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I've heard the vocal cord explanation before and it's possible, but I think its more likely a symptom and not the cause. The cause I believe is autonomic neuropathy in the lungs and endothelial cell tissue which in turn affect the brains control on breathing and may affect NO levels in the lungs and mitochondrial dysfunction in the lungs

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I'm in the weeds with pulmonary things lately. Began with a quest to find reason for cognitive impairment - which lead to two overnight pulse oximetry studies, which lead to finding I spend a lot of my sleep time in the 80's rather than desired at least 90%.... Had failed cpap 2 years ago - but apnea was mild so didn't think much of it - neither did the pulmonologist. Next I told the guy about memory, fatigue, pain and slowly rising TCO2 levels on my every 3 to 6 month lab profiles (part of electrolytes) ... from 28 up to 31.... I asked for blood gases and low and behold they were what I'd call a mess.... Last night was first night on nocturnal low flow O2 at 2L. per nasal cannula. But now I wonder if I will need O2 continuously as my Pa02 was only 55% and my SaO2 was 90% - everything else was wonky as well - ph of the alkaline range I think 7.47 if I remember right - add a little met-hemoglobin and a little carbon monoxide - a few points over normal and it's crazy frankly. So on the one hand I need to fix the acid-base issues - and then the other problem is the low oxygen levels per blood gas testing (finger probe was 95% sitting in the office). I know immediately they want to blame obesity for hypoventilation syndrome type stuff - but my blood gas CO2 was not out of the normal range - the bicarb mildly above normal - so criteria for Obesity related hypoventilation is a high CO2 in the blood in the daytime - and well mine? That was just about the ONLY normal thing.... So while none of this is likely helpful - the take home message is - if you have a hunch persist persist persist with your clinicians or find new ones - because in the end I brought all this knowledge on by 'not' ignoring subtle signs on labs and such and not taking 'possible mood disorder, pain or worse sleep apnea' as gospel truth - I knew something was 'not right' and would not allow anyone to push my symptoms off on mood and pain - low and behold we got a little surprise on those gases ... so bless the team for listening to my complaints and doing the best they could - it took coaching on my part - but we may have found a significant player in my symptom set...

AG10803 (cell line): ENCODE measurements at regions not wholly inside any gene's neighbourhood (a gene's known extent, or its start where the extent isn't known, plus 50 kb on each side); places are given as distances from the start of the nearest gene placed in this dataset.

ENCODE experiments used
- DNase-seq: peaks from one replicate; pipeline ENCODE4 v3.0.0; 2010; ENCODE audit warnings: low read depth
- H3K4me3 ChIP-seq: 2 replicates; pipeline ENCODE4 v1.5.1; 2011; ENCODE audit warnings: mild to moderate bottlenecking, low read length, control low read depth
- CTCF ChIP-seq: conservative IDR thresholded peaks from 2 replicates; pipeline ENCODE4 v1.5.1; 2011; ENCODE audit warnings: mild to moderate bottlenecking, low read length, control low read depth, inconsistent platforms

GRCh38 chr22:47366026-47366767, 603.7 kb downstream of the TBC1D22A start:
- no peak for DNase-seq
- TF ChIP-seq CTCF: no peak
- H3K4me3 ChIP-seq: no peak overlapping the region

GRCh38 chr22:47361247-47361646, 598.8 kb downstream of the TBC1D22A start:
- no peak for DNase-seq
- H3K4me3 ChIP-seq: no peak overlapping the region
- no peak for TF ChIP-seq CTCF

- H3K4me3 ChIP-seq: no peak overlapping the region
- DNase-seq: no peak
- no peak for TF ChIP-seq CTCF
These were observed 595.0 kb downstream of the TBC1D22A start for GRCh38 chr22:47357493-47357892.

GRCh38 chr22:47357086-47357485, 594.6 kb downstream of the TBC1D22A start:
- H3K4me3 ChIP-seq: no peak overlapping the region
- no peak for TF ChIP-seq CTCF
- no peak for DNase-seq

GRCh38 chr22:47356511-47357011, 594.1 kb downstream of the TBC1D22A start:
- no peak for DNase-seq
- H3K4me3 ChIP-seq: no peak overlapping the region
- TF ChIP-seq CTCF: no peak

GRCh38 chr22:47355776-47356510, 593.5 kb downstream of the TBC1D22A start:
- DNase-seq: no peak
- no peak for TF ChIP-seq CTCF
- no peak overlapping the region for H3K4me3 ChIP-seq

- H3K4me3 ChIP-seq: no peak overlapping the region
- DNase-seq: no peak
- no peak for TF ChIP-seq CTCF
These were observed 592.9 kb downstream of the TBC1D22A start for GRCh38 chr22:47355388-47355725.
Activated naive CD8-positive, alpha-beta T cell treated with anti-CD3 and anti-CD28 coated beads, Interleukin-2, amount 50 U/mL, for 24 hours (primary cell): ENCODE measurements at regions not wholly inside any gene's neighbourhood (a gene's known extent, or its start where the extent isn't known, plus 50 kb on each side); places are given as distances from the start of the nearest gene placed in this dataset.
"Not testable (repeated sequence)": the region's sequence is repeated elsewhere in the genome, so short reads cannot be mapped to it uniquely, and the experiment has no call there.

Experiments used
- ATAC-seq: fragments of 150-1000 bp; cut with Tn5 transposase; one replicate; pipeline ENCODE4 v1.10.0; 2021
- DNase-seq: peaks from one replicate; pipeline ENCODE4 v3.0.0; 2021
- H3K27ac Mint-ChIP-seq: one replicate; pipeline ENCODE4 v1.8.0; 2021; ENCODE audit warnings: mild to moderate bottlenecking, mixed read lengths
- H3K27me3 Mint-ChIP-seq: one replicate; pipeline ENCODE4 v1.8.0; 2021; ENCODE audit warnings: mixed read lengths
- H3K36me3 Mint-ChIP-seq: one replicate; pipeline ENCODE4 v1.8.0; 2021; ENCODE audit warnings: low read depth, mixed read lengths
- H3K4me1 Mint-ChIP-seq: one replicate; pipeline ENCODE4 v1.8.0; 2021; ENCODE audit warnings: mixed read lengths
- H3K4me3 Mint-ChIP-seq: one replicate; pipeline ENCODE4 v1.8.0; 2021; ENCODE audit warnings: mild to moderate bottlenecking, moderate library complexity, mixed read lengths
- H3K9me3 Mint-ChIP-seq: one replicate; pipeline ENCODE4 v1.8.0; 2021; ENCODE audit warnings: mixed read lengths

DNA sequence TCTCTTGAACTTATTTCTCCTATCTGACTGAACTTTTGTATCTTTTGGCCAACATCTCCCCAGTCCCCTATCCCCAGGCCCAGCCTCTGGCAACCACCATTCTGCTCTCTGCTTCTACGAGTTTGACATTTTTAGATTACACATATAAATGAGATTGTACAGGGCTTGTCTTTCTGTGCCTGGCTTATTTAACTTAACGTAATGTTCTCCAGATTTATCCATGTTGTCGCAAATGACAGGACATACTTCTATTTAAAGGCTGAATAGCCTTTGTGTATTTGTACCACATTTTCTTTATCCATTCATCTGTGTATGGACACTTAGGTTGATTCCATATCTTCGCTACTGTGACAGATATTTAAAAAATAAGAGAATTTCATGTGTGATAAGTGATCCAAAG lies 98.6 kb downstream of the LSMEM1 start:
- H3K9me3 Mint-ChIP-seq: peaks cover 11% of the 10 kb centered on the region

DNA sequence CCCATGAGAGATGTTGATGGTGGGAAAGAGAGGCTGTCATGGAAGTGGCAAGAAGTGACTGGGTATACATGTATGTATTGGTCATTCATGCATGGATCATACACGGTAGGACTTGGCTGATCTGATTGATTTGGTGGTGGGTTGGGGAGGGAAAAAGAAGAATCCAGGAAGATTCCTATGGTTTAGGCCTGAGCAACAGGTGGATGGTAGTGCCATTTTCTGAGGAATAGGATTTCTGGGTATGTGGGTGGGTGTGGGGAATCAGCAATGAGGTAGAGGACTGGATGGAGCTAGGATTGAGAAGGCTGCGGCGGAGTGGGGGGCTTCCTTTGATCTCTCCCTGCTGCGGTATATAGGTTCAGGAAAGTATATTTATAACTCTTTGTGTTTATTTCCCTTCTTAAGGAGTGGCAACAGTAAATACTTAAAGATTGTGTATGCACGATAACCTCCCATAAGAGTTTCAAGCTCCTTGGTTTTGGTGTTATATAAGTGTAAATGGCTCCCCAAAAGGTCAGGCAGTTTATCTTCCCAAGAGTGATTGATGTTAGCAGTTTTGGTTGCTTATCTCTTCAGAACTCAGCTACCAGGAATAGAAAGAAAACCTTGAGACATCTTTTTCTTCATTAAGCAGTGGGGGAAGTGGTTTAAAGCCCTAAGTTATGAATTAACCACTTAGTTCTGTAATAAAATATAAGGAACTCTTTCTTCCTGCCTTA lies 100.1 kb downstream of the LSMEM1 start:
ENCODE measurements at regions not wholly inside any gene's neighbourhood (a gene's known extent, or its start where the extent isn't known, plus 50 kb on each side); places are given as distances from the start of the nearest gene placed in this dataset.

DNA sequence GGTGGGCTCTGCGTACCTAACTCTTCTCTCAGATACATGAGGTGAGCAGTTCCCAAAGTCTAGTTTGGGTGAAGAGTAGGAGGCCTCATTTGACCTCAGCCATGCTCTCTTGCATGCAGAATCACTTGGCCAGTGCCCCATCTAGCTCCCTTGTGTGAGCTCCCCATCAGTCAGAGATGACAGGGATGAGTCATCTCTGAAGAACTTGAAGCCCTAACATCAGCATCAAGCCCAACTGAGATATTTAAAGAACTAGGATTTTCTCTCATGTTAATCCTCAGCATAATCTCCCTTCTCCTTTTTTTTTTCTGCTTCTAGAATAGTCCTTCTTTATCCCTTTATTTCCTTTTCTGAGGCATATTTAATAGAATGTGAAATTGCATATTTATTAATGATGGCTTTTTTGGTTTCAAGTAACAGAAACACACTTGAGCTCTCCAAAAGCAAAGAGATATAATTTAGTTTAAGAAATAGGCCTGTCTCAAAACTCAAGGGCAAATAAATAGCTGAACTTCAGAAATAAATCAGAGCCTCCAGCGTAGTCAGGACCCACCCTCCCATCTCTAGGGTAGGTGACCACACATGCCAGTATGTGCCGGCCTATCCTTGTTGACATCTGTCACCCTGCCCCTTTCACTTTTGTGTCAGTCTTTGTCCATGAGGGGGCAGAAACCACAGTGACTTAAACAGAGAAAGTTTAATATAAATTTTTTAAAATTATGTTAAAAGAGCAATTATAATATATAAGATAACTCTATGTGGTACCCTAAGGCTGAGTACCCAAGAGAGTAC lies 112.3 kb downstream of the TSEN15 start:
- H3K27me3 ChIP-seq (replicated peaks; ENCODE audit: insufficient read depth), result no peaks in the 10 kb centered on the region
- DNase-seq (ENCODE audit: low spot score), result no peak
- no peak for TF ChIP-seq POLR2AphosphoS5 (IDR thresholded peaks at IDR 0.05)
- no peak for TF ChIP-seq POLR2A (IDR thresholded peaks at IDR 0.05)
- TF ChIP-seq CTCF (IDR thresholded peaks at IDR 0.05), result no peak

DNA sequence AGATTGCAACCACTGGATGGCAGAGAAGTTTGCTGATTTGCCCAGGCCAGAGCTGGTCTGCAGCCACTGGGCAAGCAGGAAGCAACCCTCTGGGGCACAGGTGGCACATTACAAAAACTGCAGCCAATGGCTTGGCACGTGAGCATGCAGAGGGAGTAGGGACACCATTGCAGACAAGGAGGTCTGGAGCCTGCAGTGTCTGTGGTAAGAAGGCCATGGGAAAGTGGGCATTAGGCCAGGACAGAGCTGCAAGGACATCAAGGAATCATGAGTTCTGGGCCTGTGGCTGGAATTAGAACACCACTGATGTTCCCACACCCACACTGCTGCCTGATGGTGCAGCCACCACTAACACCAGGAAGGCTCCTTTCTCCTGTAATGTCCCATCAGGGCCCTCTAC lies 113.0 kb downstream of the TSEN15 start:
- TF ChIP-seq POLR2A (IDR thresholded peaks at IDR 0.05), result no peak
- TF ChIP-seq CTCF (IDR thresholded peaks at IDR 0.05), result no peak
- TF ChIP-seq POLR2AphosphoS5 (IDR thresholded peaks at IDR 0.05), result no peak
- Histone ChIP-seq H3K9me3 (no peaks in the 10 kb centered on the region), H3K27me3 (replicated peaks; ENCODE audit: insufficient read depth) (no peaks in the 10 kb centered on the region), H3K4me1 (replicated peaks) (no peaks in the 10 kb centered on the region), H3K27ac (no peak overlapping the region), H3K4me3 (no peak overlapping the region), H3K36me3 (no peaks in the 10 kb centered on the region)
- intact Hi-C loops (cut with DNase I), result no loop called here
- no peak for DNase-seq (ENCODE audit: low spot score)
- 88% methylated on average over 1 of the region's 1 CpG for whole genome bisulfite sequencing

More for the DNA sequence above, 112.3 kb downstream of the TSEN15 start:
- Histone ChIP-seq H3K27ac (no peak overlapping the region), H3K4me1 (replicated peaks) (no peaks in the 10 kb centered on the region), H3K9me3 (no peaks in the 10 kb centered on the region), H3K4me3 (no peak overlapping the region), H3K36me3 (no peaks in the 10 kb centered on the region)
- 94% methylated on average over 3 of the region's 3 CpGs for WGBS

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I had the acetycholine receptor antibody test and it was negative.

Can someone explain how or where you can get the acetylcholine antibody test? I am very interested in this but was told it is only a research test and not done clinically but it sounds like it can be done. I would love the info! What type of doctor orders this test? Thank you in advance.

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